Unmanned submarine put on hold as MH370 search officials continue to hunt for 'pings'
The Bluefin 21 miniature submarine will use sonar to create images of the seabed in an effort to locate debris
An unmanned submarine that the Australian government said would be launched today to help search for missing flight MH370 will not be deployed until the search area has been further narrowed down, officials said today.
Angus Houston, head of the Australian agency coordinating the search, said the Bluefin 21 would only be put in the water when search teams had picked up more signals.
"It is a large area for a small submersible that has a very narrow field of search, and of course, it is literally crawling along the bottom of the ocean," he said.
"That’s why its so important to get another transmission and we need to continue until there’s absolutely no chance the device is still transmitting."
Australia's Acting prime Minister Warren Truss said earlier that the submarine would be put in the water close to where possible black box 'pings' were detected.
Once launched from the Australian navy's Ocean Shield ship, it will use sonar to create images of the seabed in an effort to locate any debris from the flight, which went missing a month ago today.
If any potential wreckage is discovered the sub will be fitted with a camera and sent back to photograph the scene.
Crews have so far had no luck in relocating the signals that were picked up at the weekend, Truss said.
"Today is another critical day as we try and reconnect with the signals that perhaps have been emanating from the black box flight recorder of the MH370," he said.
"The connections two days ago were obviously a time of great hope that there had been a significant breakthrough and it was disappointing that we were unable to repeat that experience yesterday."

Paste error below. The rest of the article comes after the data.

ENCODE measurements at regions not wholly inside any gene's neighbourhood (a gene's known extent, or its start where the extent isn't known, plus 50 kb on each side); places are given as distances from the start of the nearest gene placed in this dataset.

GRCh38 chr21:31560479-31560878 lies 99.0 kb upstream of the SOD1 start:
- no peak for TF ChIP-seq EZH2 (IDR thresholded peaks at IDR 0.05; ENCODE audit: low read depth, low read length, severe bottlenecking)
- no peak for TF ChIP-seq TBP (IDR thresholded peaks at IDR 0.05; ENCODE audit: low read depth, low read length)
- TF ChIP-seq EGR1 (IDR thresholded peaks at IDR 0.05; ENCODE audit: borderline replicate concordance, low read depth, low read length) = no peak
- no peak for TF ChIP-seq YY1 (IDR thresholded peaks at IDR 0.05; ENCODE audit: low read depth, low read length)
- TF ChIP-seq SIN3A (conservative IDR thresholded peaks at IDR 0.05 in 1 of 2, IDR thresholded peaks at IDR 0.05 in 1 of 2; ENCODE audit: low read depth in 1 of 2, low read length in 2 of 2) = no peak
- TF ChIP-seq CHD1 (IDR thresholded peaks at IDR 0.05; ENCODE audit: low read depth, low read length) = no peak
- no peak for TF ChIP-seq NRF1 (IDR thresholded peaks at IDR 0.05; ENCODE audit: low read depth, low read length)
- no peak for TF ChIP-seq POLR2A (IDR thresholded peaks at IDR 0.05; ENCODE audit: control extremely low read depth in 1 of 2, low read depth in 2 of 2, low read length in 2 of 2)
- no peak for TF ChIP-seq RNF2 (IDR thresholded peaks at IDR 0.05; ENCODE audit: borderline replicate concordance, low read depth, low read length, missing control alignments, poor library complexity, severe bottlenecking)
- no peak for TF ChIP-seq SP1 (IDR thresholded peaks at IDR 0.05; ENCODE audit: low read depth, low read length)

“Everyone’s anxious about the life of the batteries on the black box flight recorders. Sometimes they go on for many, many weeks longer than they’re mandated to operate for — we hope that’ll be the case in this instance. But clearly there is an aura of urgency about the investigation.”
Finding the plane's two black boxes is crucial in unravelling what happened to the Malaysia Airlines jet after it vanished from radar screens on March 8.
The Ocean Shield, using a "towed pinger locator" detected underwater "signals" consistent with black box transmissions for more than two hours on Sunday, officials revealed yesterday.
Former Australian defence force chief Angus Houston, who is leading the Perth-based hunt, said the signals in the Indian Ocean suggested ships and planes were searching "very close to where we need to be".
But search teams are locked in a race against time, with batteries in the plane's two flight data recorders powerful enough to emit pings for only about a month.
Houston said the navy's Ocean Shield first detected the signal late on Saturday night, holding it for two hours and 20 minutes before it was lost.
After making a turn, it again detected a pulse, receiving it for 13 minutes. "On this occasion, two distinct pinger returns were audible," he said.
"Significantly, this would be consistent with transmissions from both the flight data recorder and the cockpit voice recorder."
Warning that it could take days to confirm whether they were black box signals, he added: "Clearly this is a most promising lead, and probably in the search so far, it's … the best information that we have had.
"We've got a visual indication on a screen and we've also got an audible signal - and the audible signal sounds to me just like an emergency locator beacon."
Malaysia's acting transport minister, Hishammuddin Hussein, said last night: "We are cautiously hopeful there will be a positive development in the next few days, if not hours."
The airliner's black boxes normally emit a frequency of 37.5 kilohertz, while both signals picked up by the Australian ship were 33.3 kilohertz, said US Navy Captain Mark Matthews.
However, officials contacted the manufacturer of the flight recorders and were told the frequency could drift near the end of their shelf lives.
News of the Australian discovery came as the British ship HMS Echo spent yesterday scouring the seas following reports that the crew of the Chinese Haixun 01 had detected brief signals using a device dangled over the side of the vessel, 555 kilometres away.
Twelve planes and 14 ships were yesterday searching three designated zones, one of which overlaps with the Ocean Shield's underwater search.
Last night the head of Malaysia Airlines, Ahmad Jauhari Yahya, again refused to be drawn on whether he would resign. He said: "I have work to do here."
Associated Press, Reuters, Agence France-Presse
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